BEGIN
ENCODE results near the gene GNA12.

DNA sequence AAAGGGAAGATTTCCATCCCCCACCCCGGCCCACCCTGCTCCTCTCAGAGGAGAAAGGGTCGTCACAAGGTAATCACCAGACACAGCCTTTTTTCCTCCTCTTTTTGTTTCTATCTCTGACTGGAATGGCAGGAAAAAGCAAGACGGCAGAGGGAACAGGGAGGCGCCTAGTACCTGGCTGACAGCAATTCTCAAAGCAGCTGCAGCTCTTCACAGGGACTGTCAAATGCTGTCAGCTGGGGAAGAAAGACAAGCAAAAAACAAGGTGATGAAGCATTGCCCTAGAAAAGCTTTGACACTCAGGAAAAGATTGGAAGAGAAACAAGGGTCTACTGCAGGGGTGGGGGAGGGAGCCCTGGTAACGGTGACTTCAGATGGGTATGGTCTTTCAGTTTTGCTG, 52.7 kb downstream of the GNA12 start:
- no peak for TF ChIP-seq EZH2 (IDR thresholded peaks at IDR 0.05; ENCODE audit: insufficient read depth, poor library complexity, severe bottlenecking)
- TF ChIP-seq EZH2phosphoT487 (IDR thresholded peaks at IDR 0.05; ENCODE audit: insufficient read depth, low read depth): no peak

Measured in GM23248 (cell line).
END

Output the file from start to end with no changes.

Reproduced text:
ENCODE results near the gene GNA12.

DNA sequence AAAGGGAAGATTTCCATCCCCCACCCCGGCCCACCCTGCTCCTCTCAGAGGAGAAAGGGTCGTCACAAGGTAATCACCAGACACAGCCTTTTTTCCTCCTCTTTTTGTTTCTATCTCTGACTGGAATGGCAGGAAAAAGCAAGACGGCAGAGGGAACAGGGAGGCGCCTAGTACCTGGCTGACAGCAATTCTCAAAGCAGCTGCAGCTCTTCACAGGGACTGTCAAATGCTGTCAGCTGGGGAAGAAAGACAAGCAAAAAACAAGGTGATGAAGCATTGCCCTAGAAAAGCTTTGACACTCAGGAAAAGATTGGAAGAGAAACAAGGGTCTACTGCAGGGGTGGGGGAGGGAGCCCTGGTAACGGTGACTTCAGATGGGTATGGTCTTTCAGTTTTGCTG, 52.7 kb downstream of the GNA12 start:
- no peak for TF ChIP-seq EZH2 (IDR thresholded peaks at IDR 0.05; ENCODE audit: insufficient read depth, poor library complexity, severe bottlenecking)
- TF ChIP-seq EZH2phosphoT487 (IDR thresholded peaks at IDR 0.05; ENCODE audit: insufficient read depth, low read depth): no peak

Measured in GM23248 (cell line).